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  • Print publication year: 2019
  • Online publication date: October 2019

4 - Militants, 1912–1916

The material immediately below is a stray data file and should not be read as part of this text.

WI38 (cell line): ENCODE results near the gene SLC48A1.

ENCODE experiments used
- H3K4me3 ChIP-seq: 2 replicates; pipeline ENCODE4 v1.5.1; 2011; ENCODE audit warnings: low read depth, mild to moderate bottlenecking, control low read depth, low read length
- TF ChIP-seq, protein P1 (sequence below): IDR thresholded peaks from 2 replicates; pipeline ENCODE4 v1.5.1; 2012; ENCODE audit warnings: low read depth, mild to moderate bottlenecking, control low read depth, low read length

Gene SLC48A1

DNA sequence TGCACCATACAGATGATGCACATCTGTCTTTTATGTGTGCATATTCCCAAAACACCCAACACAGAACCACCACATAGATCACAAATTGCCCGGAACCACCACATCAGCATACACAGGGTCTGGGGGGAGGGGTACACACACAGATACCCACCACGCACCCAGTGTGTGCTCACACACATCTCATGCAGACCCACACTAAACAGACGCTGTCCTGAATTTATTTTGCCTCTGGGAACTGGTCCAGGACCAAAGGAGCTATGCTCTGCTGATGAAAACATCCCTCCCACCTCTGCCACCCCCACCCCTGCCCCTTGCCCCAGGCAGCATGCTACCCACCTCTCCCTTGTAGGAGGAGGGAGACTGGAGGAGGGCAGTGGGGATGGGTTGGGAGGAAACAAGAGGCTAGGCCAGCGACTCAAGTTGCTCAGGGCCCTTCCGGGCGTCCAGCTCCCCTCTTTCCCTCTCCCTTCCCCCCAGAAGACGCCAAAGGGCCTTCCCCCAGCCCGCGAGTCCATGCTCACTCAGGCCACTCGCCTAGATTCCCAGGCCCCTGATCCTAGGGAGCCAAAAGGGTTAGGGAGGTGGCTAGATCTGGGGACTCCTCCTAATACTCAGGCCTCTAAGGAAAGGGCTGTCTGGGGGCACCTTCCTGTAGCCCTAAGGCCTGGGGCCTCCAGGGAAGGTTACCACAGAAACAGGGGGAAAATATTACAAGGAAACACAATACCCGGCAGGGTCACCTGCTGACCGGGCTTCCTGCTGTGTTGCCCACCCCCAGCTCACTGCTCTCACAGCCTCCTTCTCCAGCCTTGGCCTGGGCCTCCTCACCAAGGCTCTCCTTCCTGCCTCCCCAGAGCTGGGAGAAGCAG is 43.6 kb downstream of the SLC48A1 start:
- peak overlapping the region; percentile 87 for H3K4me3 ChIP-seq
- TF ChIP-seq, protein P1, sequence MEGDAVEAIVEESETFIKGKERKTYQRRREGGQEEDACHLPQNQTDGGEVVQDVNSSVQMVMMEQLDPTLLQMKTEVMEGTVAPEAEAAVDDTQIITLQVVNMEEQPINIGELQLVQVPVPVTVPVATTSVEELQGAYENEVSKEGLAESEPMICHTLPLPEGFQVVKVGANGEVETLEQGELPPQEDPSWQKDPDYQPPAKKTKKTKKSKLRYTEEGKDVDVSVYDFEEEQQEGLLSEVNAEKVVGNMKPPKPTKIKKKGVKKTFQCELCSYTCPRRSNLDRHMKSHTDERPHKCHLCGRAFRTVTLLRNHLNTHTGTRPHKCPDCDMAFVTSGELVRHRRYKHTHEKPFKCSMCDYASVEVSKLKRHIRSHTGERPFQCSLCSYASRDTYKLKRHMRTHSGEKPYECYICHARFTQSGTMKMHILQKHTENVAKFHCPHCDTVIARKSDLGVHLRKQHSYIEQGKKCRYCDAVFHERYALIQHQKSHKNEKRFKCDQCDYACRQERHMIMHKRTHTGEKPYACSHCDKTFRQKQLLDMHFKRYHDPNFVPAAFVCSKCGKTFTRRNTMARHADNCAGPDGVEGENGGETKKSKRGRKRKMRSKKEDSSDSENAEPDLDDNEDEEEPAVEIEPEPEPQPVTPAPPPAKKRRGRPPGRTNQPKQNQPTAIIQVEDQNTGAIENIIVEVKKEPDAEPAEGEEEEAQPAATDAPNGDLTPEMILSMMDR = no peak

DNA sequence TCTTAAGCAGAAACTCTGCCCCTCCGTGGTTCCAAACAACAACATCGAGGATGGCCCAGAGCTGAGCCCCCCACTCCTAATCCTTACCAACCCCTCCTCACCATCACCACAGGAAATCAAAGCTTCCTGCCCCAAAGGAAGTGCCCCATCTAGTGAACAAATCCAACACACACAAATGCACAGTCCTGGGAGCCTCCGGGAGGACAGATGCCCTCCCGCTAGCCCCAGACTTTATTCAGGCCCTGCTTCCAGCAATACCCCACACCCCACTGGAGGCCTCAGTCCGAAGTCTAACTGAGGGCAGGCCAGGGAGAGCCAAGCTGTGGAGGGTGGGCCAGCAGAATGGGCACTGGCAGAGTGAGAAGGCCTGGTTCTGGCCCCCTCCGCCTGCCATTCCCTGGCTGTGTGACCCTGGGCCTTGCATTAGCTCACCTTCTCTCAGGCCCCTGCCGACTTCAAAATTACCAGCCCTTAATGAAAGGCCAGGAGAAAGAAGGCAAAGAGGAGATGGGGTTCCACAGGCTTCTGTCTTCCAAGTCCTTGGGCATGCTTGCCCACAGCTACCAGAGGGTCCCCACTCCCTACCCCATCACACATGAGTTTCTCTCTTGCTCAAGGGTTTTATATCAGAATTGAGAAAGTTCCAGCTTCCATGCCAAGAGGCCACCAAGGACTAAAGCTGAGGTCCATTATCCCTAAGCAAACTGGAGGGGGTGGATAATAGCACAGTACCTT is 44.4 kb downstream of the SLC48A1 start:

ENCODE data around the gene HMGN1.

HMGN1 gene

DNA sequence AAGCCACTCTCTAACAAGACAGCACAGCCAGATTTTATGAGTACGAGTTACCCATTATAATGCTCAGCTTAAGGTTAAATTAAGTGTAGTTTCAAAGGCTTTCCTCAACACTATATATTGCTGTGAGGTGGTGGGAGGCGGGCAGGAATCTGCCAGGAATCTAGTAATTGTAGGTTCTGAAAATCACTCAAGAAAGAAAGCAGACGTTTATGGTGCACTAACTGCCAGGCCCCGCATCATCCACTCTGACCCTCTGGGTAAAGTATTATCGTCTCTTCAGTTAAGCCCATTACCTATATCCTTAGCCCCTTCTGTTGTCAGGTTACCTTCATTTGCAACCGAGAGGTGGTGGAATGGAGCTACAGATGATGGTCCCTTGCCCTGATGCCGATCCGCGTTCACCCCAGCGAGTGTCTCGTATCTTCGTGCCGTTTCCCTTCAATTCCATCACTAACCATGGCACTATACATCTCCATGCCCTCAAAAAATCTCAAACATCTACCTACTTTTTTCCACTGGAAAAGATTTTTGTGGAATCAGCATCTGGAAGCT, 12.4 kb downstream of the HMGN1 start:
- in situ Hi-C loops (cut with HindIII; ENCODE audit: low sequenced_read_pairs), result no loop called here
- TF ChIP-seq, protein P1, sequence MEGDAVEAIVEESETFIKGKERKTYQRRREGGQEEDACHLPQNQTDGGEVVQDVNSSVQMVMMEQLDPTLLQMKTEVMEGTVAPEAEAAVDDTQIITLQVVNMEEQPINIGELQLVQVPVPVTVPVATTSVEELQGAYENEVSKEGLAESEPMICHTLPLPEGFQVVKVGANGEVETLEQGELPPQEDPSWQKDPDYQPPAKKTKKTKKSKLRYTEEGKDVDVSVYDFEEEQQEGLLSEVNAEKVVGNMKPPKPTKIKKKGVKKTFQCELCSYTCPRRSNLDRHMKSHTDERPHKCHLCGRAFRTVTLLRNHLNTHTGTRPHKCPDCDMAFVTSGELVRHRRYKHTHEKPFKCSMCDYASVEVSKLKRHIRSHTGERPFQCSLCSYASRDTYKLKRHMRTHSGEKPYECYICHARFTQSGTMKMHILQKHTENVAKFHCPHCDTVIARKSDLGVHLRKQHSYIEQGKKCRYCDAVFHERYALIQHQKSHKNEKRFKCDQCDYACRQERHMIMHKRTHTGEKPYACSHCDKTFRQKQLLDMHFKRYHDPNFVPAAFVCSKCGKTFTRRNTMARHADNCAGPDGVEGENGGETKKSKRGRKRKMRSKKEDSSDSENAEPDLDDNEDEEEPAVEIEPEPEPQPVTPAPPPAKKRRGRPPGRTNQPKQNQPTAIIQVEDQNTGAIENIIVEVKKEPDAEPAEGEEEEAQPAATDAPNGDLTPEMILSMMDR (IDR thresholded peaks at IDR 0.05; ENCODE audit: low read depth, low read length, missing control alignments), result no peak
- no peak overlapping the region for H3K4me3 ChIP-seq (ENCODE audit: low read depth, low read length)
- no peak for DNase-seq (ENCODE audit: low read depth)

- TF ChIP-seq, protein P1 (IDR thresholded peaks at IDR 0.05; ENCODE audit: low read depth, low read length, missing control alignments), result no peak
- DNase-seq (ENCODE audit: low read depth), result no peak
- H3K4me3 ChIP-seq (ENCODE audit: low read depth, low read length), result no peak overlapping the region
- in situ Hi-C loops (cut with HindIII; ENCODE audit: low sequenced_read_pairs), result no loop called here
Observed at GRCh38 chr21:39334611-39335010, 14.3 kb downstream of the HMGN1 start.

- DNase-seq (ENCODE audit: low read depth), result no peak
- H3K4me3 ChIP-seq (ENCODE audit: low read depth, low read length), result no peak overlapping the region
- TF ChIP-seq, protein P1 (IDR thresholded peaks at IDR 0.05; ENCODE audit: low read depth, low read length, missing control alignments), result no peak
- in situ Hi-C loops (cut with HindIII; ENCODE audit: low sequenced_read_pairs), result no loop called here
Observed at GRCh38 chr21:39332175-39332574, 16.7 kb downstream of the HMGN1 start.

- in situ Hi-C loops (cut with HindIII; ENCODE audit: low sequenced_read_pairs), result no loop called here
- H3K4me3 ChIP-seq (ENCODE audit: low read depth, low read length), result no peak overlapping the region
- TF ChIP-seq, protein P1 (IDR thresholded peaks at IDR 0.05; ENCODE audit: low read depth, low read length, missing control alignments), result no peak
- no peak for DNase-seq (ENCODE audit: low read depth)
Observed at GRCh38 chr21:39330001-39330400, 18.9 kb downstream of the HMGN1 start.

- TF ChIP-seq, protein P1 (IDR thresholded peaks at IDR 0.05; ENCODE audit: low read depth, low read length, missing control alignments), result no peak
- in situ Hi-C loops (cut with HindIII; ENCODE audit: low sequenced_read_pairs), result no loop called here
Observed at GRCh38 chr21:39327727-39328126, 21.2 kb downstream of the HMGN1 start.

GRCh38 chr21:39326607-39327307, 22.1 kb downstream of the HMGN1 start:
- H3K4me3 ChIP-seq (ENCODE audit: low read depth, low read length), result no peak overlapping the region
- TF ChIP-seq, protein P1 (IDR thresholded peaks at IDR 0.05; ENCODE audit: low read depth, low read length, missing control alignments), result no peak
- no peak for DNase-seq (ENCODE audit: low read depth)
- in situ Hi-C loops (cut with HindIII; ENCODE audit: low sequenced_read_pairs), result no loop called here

This chapter focusses on the efforts of Protestant advanced nationalists to bring about political change using extra-parliamentary methods. It demonstrates how Protestants who emerged from cultural activism remained within recognisable circles defined by religion. The first section describes the creation of the Irish Volunteers as a nationalist counterpoint to the Ulster Volunteers, and how this body came to be armed by a committee primarily composed of Protestants. The over-optimistic hopes of figures such as Roger Casement that the Irish Volunteers and the unionist Ulster Volunteers could be brought together on a common anti-British government platform is examined. The second section discusses labour and the Irish Citizen Army, whose leadership, at least initially, included several Protestants. The extent to which socialist leaders sought to fashion a nationalism that would appeal to working-class Protestants is discussed. Ultimately, this chapter argues that the strong link between Catholicism and advanced nationalism dated not from the 1916 Rising but from the formation of the Irish Volunteers in the years before.

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